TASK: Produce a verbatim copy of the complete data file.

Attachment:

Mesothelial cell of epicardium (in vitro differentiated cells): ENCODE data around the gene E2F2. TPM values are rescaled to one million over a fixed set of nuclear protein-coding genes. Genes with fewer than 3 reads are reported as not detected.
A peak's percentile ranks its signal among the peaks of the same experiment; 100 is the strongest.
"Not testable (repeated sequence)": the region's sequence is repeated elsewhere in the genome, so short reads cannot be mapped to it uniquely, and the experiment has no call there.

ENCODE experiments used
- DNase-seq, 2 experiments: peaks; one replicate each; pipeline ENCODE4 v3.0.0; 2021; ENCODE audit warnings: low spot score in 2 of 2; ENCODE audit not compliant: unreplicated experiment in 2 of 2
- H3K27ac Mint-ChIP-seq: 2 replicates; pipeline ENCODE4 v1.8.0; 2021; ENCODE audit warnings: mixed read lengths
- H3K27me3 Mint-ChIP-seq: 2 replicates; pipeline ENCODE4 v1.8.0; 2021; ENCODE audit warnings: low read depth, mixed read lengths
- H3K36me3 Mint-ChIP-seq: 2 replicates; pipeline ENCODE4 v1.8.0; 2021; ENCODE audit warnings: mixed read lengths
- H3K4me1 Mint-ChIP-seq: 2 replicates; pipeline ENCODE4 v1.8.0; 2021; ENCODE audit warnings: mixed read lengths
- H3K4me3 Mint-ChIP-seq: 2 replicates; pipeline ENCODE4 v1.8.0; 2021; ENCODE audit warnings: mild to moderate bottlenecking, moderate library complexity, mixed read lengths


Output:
Mesothelial cell of epicardium (in vitro differentiated cells): ENCODE data around the gene E2F2. TPM values are rescaled to one million over a fixed set of nuclear protein-coding genes. Genes with fewer than 3 reads are reported as not detected.
A peak's percentile ranks its signal among the peaks of the same experiment; 100 is the strongest.
"Not testable (repeated sequence)": the region's sequence is repeated elsewhere in the genome, so short reads cannot be mapped to it uniquely, and the experiment has no call there.

ENCODE experiments used
- DNase-seq, 2 experiments: peaks; one replicate each; pipeline ENCODE4 v3.0.0; 2021; ENCODE audit warnings: low spot score in 2 of 2; ENCODE audit not compliant: unreplicated experiment in 2 of 2
- H3K27ac Mint-ChIP-seq: 2 replicates; pipeline ENCODE4 v1.8.0; 2021; ENCODE audit warnings: mixed read lengths
- H3K27me3 Mint-ChIP-seq: 2 replicates; pipeline ENCODE4 v1.8.0; 2021; ENCODE audit warnings: low read depth, mixed read lengths
- H3K36me3 Mint-ChIP-seq: 2 replicates; pipeline ENCODE4 v1.8.0; 2021; ENCODE audit warnings: mixed read lengths
- H3K4me1 Mint-ChIP-seq: 2 replicates; pipeline ENCODE4 v1.8.0; 2021; ENCODE audit warnings: mixed read lengths
- H3K4me3 Mint-ChIP-seq: 2 replicates; pipeline ENCODE4 v1.8.0; 2021; ENCODE audit warnings: mild to moderate bottlenecking, moderate library complexity, mixed read lengths